Forgotten Spices of the Archipelago
‘Jamu’ is most commonly found on the backs of traditional Kain Kebaya-wearing Javenese women. Transported via bamboo baskets, these young-middle aged women travel from villages to towns throughout Indonesia, shifting supplies of their local medical tonic. This often contains a mix of natural materials such as roots, bark, leaves, flowers, seeds and fruit, sweetened with a dollop of honey, royal jelly or milk.
The industrial arm supplies Jamu as instant dried sachets to the big cities. These days it can also be found as supplements and gummies and is a growing industry worth millions of dollars. However it’s still something that’s best enjoyed fresh. Whilst at the Tugu Hotel in Canggu, I enrolled in a class that leant some simple recipes to amateur brewers.
Traditional Jamu Base Recipe
Clean and peel the fresh Turmeric to remove any loose skin or blemishes. Put it in a blender with sliced ginger root and 4 cups of water. Blend until smooth. (Traditionally this is done by hand using a pestle and mortar)
Pour mixture into a saucepan and simmer for 20 minutes. Remove from the heat and add lime juice and palm sugar or royal jelly to taste. I used 2 tbsp of lime juice and 1 tbsp of palm sugar, but I can see that more of either would be nice too depending on your taste.
Strain through a very fine sieve, nut milk bag or muslin cloth (remember, it’ll stain), pour into a glass bottle or jar and enjoy or refrigerate.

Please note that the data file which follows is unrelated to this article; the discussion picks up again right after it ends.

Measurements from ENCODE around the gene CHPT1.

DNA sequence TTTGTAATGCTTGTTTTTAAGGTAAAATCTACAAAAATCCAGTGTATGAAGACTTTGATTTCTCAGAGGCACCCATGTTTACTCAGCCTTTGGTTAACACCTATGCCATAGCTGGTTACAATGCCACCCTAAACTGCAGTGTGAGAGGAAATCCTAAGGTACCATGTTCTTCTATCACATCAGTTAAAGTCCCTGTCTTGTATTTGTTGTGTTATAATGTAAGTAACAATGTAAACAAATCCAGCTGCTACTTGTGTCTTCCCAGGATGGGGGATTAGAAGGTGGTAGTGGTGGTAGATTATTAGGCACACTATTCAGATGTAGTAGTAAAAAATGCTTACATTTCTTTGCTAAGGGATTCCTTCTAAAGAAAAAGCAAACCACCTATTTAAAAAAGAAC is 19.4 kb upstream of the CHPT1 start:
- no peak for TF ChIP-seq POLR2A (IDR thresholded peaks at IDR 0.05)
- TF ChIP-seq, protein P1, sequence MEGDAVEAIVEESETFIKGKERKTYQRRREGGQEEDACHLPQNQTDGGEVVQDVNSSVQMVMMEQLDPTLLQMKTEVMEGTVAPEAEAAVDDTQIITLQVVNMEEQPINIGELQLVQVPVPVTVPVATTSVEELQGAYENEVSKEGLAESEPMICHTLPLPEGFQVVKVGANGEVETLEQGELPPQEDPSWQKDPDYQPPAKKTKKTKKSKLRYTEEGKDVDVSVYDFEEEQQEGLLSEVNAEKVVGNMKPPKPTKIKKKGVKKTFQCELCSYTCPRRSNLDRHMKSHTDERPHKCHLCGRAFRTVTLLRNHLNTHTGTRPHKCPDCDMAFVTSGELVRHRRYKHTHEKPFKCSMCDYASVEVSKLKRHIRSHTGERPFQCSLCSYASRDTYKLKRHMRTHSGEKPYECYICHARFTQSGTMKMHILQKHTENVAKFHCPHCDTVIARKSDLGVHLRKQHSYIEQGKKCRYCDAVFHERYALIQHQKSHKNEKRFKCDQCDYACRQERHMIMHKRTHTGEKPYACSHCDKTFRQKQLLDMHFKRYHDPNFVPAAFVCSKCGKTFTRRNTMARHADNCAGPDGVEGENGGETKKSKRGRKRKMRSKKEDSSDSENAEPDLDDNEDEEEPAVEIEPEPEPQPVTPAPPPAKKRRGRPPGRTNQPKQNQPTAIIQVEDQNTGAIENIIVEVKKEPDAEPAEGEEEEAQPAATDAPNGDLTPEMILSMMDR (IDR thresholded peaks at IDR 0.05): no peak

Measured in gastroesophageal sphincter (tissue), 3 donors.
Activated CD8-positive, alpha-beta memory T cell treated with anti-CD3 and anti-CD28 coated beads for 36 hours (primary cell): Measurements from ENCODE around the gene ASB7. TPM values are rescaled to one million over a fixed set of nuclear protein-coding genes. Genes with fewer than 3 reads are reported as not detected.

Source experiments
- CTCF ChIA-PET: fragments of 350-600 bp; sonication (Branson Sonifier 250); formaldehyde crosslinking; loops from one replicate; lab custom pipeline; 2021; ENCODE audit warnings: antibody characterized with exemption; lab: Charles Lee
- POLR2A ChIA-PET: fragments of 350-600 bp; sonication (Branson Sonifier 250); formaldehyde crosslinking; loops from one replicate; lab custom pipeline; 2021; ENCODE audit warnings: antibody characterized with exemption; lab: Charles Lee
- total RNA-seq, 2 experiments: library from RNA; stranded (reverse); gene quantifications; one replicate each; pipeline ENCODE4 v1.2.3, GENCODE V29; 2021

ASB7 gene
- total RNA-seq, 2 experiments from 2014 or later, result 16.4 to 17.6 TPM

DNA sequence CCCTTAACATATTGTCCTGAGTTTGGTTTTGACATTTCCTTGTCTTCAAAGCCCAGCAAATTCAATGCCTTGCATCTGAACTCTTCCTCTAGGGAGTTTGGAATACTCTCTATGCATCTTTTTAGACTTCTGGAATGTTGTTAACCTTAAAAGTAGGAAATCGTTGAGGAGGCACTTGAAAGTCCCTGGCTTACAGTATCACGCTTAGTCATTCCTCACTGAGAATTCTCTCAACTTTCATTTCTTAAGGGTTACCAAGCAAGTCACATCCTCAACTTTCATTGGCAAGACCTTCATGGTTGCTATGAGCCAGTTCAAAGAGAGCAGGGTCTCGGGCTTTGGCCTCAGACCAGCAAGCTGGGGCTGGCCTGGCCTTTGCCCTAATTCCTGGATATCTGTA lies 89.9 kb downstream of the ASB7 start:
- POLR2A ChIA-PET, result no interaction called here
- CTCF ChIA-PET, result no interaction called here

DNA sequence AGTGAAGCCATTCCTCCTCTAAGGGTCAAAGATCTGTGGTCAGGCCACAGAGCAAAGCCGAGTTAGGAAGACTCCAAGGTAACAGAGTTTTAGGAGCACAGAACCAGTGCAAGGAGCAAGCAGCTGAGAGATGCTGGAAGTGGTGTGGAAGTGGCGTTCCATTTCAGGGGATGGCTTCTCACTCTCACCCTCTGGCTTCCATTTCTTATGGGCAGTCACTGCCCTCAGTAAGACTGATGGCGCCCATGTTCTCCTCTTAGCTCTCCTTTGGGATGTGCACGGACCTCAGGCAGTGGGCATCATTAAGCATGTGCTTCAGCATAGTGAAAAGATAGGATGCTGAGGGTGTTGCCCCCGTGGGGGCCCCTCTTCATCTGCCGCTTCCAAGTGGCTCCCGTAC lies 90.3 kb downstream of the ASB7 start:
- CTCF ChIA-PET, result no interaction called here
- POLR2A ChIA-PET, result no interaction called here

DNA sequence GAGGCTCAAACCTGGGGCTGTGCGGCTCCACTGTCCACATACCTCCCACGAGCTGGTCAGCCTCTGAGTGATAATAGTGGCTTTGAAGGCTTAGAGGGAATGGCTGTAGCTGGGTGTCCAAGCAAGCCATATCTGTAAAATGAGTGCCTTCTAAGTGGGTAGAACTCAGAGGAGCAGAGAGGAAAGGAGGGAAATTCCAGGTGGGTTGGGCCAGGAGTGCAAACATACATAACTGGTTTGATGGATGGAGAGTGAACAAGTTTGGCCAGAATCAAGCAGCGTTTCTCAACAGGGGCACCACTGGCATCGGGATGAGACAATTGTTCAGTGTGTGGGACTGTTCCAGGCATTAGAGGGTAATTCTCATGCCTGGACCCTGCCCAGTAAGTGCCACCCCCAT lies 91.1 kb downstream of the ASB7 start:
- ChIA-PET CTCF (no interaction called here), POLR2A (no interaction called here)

The traditional recipe is Turmeric based, which is a potent anti-inflammatory, it has been known to help fight against cancer and aid metabolism. The fresh Ginger has also been shown to be useful in gastrointestinal and nausea related issues. Raw honey is a great source of antioxidants and has been used for centuries as a natural antibacterial and antifungal, or natural palm sugar can be used to sweeten and deliver an array of phytonutrients. Lime is high in vitamin C and has a beneficial effect on the skin, re-introducing a rejuvenated glow.
The following ingredients can also be added to taste during the simmering stage in part 2, for an extra potent health kick:
Papayas contain an abundance of vitamins and enzymes that make them powerful antioxidants. It boosts your immune function, supports digestion and blood sugar levels. Traditionally these leaves are added for those at risk of T2 diabetes and in need of better blood glucose regulation.
Tamarind is a delicious sweet fruit that like Turmeric, is found abundantly in a variety of culinary dishes in the far east. It is rich in vitamins and minerals including E, B, calcium, phosphorous and fibre. It is traditionally added to assist children fight parasites and worms.
‘MONKODUKU’ (MONK) FRUIT
This can be used with / instead of raw honey to naturally sweeten the mixture, especially if using bitter papaya leaves. Monk fruit gets its natural sweetness from compounds called Mogrosides – a low calorie, antioxidant sweetener, a little like Stevia.
Known as ‘dog dumpling’ fruit in Barbados, is a special kind of fuit known as the ‘miracle fruit’ in Cuba. It has a slightly odd smell which is an acquired taste, despite belonging to the family of coffee plants. Like many of the other ‘superfruits’, it contains high levels of vitamin C and has traditionally been used to aid in healing afflictions of the skin, gut and immune system.